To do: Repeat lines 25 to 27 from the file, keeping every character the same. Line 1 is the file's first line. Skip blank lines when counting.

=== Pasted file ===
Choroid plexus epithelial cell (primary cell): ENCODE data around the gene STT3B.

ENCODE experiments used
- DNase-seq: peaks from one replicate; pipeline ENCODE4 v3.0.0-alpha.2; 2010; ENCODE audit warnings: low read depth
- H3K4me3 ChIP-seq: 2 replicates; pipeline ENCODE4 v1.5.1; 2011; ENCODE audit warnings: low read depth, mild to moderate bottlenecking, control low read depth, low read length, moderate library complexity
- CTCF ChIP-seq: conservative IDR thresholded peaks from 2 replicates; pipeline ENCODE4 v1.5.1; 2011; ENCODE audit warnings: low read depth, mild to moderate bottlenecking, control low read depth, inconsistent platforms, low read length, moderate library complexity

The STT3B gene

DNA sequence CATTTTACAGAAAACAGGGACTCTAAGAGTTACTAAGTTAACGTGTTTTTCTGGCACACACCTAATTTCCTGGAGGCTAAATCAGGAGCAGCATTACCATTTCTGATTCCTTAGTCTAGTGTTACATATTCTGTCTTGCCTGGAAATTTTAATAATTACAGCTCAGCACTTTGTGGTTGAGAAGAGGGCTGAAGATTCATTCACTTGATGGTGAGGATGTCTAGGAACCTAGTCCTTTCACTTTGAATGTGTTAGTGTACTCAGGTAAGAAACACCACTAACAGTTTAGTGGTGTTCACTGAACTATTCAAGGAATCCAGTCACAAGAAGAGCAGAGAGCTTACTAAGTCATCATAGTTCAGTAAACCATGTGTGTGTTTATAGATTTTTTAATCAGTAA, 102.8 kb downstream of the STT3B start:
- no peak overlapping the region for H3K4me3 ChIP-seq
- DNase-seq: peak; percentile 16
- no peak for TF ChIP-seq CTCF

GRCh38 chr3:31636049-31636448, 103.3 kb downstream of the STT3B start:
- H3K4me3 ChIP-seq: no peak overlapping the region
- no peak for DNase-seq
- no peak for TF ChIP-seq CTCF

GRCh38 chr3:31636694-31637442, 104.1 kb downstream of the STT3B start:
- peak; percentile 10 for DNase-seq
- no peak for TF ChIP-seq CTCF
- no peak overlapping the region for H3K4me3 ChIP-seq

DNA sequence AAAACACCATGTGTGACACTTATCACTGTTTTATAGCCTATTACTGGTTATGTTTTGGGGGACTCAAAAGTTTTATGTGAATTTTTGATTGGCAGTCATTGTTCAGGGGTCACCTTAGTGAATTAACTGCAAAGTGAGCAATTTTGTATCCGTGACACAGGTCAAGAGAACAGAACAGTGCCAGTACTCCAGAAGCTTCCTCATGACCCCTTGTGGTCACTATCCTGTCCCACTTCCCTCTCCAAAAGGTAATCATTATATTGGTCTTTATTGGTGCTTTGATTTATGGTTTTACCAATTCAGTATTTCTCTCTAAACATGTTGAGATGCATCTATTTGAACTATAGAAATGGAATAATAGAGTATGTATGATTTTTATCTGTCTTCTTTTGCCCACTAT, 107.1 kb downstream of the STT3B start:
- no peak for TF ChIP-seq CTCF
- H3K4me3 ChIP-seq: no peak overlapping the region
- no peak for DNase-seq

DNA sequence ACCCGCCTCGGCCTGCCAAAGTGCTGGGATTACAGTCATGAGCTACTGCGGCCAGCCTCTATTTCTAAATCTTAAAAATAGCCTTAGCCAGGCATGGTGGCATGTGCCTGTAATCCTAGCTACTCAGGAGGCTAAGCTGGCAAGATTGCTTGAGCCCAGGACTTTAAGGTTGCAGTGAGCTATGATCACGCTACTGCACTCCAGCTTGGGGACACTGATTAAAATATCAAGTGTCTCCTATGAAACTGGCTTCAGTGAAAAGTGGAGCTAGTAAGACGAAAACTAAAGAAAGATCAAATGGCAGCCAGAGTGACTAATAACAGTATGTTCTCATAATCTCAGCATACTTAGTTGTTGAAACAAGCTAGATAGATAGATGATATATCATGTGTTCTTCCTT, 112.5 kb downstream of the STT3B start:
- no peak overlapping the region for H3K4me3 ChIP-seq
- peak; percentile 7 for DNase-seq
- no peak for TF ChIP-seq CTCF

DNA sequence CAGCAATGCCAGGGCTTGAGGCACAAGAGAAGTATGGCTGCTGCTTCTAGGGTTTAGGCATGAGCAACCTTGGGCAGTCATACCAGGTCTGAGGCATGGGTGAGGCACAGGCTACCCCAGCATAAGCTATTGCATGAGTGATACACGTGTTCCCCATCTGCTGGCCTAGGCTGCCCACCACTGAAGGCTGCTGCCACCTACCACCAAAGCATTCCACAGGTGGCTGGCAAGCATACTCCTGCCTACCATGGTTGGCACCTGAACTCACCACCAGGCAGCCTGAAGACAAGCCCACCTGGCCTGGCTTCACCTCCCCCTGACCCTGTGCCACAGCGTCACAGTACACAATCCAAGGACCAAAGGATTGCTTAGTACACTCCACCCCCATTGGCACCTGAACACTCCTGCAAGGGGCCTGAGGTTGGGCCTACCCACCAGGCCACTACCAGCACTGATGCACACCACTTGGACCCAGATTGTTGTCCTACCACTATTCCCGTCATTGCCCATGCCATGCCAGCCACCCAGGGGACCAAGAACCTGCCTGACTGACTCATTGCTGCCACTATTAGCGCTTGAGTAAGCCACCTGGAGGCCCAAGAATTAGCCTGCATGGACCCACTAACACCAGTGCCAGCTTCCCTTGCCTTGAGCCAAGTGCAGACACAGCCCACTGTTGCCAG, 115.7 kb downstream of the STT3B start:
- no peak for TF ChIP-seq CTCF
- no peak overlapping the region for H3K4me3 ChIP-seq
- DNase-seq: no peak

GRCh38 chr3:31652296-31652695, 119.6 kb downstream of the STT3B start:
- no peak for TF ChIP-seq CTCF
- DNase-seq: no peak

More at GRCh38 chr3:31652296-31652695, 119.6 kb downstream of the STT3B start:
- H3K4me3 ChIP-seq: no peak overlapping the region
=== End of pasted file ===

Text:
- peak; percentile 7 for DNase-seq
- no peak for TF ChIP-seq CTCF

DNA sequence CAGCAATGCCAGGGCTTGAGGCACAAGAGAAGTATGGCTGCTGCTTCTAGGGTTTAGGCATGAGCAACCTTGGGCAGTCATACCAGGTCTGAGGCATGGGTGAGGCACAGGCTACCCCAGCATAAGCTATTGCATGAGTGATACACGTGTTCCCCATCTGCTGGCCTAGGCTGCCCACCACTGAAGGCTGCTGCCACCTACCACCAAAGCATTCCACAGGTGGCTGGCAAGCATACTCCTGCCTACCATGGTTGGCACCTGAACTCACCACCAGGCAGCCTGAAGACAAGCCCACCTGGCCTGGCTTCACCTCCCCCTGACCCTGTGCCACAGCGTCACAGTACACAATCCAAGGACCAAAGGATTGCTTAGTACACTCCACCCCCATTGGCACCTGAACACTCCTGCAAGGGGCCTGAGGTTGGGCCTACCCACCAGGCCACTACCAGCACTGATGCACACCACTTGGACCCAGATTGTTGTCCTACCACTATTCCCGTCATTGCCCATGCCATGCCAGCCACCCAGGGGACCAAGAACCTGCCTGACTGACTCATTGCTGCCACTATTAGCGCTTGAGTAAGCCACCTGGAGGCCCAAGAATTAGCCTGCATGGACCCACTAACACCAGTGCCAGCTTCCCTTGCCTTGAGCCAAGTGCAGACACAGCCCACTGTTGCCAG, 115.7 kb downstream of the STT3B start: